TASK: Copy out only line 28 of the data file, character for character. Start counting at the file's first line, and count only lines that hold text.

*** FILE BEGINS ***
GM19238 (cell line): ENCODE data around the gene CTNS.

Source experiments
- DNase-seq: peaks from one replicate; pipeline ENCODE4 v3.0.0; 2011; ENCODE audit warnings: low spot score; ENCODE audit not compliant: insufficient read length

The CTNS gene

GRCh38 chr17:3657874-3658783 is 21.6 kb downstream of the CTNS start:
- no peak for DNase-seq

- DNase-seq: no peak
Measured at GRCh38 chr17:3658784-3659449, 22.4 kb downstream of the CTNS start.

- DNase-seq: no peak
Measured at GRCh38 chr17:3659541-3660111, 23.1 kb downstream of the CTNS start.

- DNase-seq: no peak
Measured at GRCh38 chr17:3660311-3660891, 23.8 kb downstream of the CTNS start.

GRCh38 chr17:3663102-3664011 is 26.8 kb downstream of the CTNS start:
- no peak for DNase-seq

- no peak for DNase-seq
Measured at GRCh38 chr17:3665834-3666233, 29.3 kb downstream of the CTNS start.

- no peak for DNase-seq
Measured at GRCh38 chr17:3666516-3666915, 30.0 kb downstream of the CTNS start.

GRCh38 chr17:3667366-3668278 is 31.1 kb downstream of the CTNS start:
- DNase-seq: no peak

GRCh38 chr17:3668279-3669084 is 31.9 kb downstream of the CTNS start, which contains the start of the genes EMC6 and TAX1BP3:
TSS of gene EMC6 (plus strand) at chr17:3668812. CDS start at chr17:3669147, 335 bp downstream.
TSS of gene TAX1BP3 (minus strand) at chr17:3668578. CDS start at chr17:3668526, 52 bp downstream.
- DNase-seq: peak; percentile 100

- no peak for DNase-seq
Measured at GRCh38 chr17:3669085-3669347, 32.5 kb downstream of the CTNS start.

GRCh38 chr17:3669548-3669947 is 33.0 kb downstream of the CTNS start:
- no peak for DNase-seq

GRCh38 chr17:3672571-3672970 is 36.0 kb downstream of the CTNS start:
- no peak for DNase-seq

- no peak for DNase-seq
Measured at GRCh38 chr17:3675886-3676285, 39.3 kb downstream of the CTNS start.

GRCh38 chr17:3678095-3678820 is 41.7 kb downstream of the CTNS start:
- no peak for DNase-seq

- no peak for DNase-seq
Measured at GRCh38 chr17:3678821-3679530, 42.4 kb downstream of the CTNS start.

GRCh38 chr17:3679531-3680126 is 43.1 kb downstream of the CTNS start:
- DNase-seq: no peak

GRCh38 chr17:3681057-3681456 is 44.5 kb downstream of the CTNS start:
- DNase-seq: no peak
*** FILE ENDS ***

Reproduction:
- no peak for DNase-seq